Monday, May 02, 2011


Paul Graham’s photographs, particularly his pictures of Britain in the 1980s, are empty of what we would usually call events. Like Patrick Keiller’s lingering shots, they present landscapes and people in an unpolished, unspectacular light.

The photographs which make up A1 – the great north road are in deep contrast to “on the road” sequences like Robert Frank’s The Americans. Frank’s photos appear to show momentary bursts of activity or revelation, as though he had sat through hours of nothingness in order to capture his own brilliant moment. They create an alternative reality which may have little to do with the scenes which they purport to convey. We think of them now as showing the myth of Americana, but we forget that they played an important role in creating that myth.

Graham’s photos, on the other hand, show those hours of nothingness. Indeed, they show more than hours; what we see is not just the Britain of 1981, but the history which has made the Britain of 1981. It acknowledges that Britain is inseparable from its history, but it also shows it at (what we now know is) a pivotal moment in time.

The series follows the route of the A1 northwards, from the City of London up to Edinburgh. So we inevitably begin outside the solid stone walls of the bank, with two young upstarts smiling over a piece of paper and an unseeing woman passing them, a little out-of-focus.

We barely recognise them as humans, but then nor do they recognise us. They are inextricably linked with what they do, with a system of money-making which keeps us at arm’s length. Coming first in the series, we might expect this photo to set the scene, but in fact it is quite out of kilter with the rest of the series. It is more like one of Frank’s photos, in that it captures a moment which then becomes an emblem of what we associate with the City (the point of which, lest we forget, is its resistance to being seized in an image).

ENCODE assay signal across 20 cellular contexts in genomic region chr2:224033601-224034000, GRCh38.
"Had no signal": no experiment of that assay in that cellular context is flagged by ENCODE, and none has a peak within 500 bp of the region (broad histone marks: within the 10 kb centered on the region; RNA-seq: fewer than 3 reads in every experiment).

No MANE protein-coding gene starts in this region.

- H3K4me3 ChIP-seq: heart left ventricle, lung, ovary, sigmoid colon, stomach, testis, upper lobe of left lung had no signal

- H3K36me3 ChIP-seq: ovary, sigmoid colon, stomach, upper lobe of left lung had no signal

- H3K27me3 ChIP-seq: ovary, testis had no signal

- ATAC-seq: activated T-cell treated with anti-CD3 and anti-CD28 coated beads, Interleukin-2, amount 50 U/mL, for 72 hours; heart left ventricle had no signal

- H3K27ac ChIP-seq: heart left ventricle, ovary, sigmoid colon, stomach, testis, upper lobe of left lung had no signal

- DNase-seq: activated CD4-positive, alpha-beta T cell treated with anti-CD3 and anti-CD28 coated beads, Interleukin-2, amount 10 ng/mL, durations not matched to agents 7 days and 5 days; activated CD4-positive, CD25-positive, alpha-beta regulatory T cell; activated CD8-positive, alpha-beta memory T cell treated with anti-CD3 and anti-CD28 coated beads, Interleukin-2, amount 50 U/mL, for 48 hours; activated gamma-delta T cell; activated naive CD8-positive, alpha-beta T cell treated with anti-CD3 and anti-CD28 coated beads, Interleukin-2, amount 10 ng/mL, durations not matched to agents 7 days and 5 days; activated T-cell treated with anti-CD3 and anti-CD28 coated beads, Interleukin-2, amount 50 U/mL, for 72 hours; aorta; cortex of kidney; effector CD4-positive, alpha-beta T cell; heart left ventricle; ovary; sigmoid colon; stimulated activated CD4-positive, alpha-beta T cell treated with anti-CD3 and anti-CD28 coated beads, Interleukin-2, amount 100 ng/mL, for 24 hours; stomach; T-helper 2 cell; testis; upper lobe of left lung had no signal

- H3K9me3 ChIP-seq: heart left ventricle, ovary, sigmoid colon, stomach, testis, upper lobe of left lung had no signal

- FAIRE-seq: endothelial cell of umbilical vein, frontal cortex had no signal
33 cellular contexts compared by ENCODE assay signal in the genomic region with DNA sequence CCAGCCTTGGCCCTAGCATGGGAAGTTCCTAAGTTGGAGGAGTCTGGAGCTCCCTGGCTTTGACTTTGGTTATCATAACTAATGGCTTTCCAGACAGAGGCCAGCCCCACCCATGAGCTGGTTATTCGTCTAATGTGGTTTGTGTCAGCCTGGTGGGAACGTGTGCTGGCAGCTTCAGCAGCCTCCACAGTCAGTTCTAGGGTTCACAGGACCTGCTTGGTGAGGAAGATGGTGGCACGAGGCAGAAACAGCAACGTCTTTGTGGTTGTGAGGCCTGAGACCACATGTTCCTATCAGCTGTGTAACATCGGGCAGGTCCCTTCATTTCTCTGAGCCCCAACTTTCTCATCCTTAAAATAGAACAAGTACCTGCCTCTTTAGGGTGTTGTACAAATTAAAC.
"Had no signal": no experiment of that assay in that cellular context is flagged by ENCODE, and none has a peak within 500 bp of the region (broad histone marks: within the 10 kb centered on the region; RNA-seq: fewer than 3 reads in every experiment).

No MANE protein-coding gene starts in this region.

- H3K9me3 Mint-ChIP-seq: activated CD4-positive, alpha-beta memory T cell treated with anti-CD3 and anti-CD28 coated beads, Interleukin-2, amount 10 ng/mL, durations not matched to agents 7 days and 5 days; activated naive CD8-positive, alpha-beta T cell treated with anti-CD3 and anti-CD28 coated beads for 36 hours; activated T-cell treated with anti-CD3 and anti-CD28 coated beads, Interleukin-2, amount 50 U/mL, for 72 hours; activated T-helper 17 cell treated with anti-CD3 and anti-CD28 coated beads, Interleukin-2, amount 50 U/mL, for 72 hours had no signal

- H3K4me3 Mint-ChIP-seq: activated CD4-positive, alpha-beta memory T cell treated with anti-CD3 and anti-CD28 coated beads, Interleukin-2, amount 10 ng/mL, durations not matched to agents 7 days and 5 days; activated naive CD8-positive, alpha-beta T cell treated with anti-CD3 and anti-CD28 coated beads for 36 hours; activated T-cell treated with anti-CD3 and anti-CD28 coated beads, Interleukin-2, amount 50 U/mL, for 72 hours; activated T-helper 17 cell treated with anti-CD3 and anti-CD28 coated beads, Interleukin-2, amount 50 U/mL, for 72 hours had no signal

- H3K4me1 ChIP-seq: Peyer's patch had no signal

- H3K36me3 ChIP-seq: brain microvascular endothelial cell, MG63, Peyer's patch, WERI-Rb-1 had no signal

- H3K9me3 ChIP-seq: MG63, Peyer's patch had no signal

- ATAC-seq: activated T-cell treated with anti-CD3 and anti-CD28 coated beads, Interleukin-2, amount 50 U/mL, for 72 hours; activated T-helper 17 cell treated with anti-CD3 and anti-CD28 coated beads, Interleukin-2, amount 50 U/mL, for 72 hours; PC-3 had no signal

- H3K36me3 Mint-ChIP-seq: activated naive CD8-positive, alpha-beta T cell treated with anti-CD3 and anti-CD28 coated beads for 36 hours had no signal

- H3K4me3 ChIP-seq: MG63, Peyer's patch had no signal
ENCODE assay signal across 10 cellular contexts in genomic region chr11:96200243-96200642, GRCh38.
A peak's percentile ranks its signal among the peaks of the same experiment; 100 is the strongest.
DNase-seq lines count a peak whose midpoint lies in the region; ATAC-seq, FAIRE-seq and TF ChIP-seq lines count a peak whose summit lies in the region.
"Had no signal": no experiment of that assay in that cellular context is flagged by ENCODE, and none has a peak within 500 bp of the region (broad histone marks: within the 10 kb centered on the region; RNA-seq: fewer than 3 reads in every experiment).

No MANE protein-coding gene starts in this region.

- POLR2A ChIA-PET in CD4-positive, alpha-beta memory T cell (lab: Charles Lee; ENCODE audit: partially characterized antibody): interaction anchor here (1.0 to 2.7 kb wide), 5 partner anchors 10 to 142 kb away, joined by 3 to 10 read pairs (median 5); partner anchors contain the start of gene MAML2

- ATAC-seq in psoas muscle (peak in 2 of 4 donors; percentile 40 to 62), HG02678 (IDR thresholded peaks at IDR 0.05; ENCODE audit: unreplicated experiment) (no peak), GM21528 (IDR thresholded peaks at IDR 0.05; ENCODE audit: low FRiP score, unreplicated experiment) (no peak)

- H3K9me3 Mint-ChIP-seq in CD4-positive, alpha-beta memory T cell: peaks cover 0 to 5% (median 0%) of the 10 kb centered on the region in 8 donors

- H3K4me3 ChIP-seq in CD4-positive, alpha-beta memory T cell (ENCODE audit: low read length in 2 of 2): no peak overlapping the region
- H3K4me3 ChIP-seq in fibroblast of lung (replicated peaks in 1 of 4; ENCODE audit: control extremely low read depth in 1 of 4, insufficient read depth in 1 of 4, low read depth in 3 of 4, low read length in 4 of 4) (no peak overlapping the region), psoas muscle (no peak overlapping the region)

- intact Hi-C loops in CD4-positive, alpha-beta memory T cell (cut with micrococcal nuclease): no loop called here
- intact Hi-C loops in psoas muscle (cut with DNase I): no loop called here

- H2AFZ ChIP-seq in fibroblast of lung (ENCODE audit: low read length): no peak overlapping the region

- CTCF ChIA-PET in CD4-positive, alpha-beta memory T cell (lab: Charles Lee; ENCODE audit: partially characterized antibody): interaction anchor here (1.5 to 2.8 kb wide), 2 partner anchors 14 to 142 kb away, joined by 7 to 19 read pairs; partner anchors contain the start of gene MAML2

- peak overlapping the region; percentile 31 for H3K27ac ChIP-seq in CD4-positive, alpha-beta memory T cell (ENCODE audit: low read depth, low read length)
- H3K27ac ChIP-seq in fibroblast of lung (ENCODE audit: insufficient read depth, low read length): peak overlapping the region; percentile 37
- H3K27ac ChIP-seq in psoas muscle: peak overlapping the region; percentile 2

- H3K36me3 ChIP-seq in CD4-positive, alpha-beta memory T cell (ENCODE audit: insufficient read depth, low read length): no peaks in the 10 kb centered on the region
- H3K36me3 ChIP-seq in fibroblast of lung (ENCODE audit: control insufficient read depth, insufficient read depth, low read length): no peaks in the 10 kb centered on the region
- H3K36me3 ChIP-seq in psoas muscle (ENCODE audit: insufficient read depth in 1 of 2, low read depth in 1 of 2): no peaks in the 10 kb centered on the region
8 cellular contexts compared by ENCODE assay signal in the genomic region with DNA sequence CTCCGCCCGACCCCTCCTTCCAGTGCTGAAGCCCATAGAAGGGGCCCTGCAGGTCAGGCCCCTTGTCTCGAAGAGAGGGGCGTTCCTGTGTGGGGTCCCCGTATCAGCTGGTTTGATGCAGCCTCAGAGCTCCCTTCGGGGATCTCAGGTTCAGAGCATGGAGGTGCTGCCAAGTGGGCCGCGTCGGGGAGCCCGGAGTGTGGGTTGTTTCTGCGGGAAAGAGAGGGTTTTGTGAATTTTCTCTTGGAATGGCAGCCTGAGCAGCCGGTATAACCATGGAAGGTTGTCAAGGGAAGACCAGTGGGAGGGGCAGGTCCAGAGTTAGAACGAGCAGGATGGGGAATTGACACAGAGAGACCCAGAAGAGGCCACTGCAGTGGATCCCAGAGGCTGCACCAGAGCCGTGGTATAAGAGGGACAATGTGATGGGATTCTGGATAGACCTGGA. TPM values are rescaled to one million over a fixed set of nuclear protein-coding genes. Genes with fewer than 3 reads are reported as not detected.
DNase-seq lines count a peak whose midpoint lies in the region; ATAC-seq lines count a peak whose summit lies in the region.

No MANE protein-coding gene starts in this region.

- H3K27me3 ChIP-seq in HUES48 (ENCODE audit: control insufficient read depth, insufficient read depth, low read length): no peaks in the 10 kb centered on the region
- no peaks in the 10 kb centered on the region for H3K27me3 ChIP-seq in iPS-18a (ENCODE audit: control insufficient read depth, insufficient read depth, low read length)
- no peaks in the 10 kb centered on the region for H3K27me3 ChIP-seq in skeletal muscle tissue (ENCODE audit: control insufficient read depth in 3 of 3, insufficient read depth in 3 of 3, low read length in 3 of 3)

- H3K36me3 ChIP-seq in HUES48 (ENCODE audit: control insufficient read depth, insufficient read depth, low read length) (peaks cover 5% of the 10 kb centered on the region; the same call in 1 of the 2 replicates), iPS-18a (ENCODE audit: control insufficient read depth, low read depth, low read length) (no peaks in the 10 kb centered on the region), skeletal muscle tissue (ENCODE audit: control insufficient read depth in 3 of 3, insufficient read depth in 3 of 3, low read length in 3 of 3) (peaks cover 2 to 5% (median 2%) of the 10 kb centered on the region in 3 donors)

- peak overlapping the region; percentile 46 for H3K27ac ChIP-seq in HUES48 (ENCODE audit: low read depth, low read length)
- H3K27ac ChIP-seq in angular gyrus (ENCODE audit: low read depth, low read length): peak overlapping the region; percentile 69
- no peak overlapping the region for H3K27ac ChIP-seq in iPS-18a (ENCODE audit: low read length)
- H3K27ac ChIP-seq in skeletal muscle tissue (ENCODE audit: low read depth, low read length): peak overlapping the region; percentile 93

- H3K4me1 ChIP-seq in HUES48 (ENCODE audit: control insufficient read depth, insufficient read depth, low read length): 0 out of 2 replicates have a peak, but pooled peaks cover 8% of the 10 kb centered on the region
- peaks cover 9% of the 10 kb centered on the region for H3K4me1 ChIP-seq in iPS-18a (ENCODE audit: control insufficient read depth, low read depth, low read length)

A half-hour drive up the A1, and we see another woman. She stands waiting for a bus at Mill Hill in north-west London. The wind reddens her face and blows back her jacket, and her hands, plunged into pockets, clutch her hips. She looks straight at us, and however we interpret her expression, she sees us.

There is no romanticism or mythology here. The photograph speaks for itself and without making any assumptions of the subject, it suggests a way of life. The photograph of the bankers is dated, but this one is not. The graffiti (KGB / PUNKS) may have changed, perhaps the flyovers have collapsed, but the subject matter and the composition still speak to us.

As we drive further north, we see the people who maintain the circulation of goods around the United Kingdom: the truck-drivers, and the service station attendants who keep them fed on bacon sandwiches, ketchup, strong cups of tea. In the corner of a motel room sits a bright red bible on a white bedside cabinet. In another extraordinary picture, a sign saying “hotel” stands in the middle of a burning field. Was there a hotel here once? Are those Gideon bibles going up in flames?